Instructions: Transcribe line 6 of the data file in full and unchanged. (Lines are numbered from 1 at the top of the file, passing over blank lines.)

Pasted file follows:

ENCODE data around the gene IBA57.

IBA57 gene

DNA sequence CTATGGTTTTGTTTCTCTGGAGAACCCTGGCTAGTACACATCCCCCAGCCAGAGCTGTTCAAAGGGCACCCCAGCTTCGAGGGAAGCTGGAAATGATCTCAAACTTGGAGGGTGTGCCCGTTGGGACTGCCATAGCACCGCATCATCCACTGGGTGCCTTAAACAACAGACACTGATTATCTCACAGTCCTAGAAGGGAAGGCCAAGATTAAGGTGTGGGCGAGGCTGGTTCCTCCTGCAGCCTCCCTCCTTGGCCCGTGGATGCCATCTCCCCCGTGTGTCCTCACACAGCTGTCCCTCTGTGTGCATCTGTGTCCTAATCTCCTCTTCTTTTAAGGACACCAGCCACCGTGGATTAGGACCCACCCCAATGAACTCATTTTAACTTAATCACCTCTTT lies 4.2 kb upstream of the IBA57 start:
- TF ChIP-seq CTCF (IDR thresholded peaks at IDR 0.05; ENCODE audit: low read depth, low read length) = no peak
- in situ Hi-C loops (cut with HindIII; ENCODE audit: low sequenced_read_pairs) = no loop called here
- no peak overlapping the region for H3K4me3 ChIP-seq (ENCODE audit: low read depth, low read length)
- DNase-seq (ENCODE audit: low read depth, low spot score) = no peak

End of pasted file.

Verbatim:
- no peak overlapping the region for H3K4me3 ChIP-seq (ENCODE audit: low read depth, low read length)